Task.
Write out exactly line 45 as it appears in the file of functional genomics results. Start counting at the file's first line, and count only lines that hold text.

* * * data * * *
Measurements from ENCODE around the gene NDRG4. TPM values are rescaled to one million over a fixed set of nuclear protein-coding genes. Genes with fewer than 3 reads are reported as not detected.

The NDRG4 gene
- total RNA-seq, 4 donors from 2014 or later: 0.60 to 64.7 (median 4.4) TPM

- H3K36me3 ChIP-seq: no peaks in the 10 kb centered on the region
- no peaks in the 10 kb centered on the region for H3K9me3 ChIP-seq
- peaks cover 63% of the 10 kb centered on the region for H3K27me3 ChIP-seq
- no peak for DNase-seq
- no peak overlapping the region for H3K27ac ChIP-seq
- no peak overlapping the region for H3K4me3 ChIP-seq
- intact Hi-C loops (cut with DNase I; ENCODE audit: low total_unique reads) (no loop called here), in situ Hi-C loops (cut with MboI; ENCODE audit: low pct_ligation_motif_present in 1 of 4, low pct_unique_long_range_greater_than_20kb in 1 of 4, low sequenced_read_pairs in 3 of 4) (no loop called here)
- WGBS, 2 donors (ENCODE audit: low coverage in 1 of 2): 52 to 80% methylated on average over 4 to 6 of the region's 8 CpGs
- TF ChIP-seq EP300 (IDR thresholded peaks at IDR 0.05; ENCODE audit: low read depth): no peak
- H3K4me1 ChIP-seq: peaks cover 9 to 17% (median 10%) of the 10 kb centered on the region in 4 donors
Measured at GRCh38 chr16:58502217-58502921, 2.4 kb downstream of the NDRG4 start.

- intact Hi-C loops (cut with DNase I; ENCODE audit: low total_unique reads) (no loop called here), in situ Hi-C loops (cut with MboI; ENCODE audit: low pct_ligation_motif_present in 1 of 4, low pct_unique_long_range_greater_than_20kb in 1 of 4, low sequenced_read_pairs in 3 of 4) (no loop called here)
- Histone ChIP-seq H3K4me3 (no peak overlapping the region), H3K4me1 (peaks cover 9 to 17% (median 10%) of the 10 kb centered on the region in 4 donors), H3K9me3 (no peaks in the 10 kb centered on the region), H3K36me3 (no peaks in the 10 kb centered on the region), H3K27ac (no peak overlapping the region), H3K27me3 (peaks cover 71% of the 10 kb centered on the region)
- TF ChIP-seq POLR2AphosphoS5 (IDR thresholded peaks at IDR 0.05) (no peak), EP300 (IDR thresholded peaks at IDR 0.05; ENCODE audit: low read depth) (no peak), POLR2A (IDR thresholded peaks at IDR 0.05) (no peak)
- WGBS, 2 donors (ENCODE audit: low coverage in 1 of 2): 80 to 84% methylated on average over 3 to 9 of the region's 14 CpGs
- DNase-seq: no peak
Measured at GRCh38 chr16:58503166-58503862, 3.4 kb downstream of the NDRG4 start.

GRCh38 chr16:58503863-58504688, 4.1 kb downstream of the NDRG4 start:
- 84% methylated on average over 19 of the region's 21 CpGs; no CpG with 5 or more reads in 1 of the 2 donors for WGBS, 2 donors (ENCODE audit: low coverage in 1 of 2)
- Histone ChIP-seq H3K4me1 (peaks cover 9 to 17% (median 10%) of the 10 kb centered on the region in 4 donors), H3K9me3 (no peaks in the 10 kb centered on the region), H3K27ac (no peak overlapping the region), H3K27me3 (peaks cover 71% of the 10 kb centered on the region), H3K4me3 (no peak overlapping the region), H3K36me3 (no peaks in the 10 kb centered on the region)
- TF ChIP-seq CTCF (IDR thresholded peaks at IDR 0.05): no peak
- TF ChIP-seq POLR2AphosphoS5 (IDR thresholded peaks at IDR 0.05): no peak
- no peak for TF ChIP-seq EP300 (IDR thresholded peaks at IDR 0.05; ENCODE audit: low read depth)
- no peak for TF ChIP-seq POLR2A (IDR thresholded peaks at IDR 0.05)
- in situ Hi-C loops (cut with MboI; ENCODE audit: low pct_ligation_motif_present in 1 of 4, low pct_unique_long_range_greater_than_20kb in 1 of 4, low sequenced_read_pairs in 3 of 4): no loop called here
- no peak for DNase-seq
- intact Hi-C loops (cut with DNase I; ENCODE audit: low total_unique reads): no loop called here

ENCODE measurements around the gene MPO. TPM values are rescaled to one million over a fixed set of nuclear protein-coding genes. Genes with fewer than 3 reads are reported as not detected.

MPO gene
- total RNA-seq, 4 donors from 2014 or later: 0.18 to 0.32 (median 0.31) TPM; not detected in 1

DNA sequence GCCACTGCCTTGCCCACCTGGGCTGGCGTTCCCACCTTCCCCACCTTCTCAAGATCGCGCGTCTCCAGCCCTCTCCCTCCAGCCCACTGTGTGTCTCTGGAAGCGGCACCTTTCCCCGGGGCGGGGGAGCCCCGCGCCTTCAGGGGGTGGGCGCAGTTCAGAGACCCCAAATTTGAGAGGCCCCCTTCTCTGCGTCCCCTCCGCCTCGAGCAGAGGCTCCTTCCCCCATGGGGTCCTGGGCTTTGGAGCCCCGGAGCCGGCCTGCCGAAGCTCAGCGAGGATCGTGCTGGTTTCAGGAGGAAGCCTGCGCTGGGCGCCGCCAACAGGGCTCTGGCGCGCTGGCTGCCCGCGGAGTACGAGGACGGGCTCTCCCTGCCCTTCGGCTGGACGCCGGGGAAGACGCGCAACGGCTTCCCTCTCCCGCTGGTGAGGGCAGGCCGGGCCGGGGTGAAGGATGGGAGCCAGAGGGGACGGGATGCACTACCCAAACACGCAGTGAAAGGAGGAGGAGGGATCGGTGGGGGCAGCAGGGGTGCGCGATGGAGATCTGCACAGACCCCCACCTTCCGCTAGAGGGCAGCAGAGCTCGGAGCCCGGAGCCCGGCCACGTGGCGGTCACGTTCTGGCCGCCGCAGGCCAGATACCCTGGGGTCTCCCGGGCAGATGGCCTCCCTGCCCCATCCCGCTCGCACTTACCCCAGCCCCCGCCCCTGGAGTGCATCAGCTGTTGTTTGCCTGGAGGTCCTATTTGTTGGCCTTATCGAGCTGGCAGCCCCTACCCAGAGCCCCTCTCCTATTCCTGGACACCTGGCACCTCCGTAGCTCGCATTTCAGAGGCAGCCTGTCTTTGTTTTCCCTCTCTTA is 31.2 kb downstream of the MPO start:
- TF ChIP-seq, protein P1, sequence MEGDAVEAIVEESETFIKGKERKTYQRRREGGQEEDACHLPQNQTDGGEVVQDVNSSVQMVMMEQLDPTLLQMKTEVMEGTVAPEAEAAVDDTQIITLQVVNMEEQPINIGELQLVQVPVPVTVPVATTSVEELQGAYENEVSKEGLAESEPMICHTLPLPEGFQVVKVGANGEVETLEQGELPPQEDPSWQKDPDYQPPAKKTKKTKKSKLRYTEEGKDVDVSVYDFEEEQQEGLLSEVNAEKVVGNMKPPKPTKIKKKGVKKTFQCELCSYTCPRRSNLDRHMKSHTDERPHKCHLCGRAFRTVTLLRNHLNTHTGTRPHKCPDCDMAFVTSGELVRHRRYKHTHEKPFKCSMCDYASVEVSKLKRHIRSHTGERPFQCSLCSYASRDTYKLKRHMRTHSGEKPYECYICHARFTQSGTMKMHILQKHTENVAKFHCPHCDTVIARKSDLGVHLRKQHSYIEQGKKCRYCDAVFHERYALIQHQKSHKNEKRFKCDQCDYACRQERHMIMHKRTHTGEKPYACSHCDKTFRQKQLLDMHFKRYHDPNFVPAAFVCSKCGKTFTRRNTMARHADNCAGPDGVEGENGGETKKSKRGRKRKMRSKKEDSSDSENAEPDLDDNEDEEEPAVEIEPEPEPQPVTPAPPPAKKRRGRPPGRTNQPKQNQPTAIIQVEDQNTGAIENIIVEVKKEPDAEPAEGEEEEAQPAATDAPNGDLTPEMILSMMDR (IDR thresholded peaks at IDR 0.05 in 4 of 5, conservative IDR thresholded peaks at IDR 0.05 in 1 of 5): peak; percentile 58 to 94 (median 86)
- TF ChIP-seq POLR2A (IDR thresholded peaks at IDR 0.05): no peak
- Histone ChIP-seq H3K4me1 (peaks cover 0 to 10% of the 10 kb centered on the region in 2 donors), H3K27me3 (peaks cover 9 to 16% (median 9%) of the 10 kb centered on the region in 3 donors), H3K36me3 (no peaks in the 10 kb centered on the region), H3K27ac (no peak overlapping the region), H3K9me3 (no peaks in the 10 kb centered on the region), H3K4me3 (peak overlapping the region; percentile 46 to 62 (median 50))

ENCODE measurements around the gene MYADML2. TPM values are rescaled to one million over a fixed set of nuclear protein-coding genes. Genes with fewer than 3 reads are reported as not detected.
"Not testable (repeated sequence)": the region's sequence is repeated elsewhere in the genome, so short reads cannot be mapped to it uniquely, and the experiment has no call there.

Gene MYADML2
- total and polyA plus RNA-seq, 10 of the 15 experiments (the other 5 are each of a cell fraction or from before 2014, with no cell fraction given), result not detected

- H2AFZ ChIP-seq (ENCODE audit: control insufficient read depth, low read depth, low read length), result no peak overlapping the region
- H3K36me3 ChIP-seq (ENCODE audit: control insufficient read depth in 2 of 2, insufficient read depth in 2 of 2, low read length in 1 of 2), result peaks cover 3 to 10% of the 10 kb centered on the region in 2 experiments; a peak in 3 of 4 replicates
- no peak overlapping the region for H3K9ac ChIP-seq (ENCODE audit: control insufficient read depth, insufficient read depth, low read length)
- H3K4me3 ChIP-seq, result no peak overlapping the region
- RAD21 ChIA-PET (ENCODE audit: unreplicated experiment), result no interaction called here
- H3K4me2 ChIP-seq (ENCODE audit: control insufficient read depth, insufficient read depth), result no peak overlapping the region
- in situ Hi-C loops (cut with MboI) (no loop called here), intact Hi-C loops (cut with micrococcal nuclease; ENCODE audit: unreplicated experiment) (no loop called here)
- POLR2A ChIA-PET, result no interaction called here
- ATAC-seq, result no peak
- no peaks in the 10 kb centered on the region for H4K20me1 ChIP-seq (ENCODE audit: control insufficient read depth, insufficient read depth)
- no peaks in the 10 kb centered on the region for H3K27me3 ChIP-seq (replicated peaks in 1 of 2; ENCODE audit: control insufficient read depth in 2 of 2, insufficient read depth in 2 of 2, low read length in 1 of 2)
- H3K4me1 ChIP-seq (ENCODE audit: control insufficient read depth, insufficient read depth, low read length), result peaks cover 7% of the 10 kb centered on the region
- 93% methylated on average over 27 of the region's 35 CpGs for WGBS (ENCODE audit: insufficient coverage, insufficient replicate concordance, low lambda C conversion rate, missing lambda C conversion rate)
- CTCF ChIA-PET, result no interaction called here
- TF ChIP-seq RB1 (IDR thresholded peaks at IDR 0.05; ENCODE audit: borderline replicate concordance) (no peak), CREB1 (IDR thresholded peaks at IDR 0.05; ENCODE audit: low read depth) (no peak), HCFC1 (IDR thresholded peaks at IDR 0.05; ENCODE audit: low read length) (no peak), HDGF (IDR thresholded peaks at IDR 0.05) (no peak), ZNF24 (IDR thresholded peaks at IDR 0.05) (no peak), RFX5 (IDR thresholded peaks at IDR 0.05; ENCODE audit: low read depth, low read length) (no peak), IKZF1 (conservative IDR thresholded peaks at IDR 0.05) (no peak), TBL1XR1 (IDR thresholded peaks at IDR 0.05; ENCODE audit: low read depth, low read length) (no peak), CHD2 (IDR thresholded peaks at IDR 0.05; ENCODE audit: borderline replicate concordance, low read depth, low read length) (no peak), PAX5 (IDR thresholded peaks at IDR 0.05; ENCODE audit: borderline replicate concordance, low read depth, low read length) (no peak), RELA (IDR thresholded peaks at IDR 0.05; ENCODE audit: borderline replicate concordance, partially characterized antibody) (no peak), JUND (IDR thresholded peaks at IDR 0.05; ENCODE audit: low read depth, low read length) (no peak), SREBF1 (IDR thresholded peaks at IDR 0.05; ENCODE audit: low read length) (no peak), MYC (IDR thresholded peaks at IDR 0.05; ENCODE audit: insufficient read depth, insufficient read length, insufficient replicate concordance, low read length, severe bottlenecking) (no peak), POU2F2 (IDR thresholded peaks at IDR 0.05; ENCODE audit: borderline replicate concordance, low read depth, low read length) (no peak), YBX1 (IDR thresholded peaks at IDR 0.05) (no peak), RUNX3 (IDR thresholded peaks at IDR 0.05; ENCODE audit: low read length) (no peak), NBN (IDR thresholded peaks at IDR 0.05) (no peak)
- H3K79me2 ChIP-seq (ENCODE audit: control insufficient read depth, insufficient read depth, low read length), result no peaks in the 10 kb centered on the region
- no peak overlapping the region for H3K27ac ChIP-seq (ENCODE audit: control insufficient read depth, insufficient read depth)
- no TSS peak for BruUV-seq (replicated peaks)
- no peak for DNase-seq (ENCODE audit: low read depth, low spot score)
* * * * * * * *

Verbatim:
- H3K4me3 ChIP-seq, result no peak overlapping the region